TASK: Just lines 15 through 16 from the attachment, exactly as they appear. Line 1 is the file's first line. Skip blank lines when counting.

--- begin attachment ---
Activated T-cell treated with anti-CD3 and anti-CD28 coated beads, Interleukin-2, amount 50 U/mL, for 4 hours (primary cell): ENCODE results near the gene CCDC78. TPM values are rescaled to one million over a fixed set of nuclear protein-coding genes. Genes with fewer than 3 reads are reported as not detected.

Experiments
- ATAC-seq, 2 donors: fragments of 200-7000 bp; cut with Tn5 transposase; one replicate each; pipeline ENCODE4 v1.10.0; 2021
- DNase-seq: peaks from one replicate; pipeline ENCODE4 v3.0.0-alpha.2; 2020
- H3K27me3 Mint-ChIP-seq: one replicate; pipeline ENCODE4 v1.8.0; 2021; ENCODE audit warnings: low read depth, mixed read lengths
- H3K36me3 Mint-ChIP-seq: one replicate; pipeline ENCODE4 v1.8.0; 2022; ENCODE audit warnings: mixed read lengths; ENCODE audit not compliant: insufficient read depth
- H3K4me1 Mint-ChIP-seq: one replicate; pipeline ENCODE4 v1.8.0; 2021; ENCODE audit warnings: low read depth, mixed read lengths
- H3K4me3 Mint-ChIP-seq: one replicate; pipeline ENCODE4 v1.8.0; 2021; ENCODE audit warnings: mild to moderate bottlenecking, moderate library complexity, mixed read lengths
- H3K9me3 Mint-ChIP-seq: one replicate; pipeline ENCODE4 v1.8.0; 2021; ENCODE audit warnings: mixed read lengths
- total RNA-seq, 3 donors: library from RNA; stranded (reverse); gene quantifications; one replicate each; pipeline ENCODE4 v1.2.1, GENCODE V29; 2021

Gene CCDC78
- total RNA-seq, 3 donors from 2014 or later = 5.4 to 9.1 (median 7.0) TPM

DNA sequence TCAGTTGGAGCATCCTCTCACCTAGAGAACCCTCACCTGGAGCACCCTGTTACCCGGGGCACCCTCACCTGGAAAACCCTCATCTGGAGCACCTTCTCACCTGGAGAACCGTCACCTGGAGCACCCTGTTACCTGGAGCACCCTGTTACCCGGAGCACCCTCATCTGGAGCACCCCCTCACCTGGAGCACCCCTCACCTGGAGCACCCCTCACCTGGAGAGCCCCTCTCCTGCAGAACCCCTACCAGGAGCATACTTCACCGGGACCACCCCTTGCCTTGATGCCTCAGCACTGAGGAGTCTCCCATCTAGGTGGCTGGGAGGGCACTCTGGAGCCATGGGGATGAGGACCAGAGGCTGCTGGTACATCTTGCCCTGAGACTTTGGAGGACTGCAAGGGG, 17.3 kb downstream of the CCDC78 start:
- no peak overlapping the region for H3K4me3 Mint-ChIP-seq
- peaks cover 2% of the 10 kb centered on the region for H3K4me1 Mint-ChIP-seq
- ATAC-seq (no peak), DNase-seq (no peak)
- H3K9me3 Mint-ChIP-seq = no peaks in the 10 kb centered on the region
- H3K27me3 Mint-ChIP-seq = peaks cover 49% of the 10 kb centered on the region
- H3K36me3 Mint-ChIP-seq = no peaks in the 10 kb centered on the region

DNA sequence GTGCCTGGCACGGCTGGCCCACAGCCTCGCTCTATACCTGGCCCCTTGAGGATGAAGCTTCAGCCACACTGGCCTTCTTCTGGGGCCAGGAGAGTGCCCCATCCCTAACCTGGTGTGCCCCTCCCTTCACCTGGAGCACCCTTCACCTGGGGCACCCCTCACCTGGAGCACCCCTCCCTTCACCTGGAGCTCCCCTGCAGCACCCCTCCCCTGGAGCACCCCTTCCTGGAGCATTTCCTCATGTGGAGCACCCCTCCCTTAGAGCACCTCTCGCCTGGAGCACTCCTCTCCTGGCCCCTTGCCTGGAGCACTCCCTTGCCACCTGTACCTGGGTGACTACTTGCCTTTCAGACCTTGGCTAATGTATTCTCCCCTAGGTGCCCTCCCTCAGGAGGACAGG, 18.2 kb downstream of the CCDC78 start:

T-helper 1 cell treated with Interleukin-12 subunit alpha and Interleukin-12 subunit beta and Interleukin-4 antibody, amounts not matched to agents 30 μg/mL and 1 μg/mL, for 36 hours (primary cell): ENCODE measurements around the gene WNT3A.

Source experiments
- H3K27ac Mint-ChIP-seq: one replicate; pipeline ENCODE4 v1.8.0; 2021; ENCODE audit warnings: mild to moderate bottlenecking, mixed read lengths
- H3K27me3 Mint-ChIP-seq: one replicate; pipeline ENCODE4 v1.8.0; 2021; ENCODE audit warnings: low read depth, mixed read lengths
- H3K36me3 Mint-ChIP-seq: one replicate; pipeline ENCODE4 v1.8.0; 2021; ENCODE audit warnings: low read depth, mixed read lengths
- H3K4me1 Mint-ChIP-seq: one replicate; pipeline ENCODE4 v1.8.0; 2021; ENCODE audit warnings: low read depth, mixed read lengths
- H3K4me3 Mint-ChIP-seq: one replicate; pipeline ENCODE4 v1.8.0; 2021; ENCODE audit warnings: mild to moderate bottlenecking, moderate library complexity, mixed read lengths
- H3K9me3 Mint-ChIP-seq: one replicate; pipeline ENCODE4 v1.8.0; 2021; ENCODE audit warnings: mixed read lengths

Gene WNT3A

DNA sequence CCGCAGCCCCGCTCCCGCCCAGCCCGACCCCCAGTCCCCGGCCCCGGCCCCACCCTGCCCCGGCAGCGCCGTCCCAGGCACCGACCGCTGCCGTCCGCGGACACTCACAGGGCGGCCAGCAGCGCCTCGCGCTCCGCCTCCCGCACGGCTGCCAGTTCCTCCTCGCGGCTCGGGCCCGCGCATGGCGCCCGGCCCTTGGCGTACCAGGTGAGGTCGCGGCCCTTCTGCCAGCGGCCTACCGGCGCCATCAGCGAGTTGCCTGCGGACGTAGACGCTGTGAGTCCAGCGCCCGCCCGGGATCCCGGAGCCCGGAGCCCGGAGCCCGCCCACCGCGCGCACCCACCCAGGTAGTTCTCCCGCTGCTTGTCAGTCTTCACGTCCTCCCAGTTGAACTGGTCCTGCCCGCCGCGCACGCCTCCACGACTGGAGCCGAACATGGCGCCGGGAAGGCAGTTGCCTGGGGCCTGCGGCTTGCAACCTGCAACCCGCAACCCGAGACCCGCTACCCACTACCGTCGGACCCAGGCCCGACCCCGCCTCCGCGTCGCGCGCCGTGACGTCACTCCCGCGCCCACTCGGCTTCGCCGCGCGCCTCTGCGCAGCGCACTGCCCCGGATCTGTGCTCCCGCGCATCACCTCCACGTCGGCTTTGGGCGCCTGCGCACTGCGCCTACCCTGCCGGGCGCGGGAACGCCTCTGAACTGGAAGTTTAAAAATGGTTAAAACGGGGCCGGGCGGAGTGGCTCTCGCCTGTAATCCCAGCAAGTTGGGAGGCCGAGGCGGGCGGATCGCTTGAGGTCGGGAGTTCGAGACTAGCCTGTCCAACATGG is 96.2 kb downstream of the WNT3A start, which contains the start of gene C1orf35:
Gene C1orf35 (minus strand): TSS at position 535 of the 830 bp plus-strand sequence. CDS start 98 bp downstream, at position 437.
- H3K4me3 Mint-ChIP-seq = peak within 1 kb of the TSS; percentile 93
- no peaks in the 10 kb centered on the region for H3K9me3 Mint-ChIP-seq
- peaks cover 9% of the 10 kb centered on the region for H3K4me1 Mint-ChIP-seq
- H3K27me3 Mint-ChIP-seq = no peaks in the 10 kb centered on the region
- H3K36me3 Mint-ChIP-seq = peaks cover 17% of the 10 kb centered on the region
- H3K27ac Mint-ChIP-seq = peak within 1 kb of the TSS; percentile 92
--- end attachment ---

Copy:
- peaks cover 2% of the 10 kb centered on the region for H3K4me1 Mint-ChIP-seq
- ATAC-seq (no peak), DNase-seq (no peak)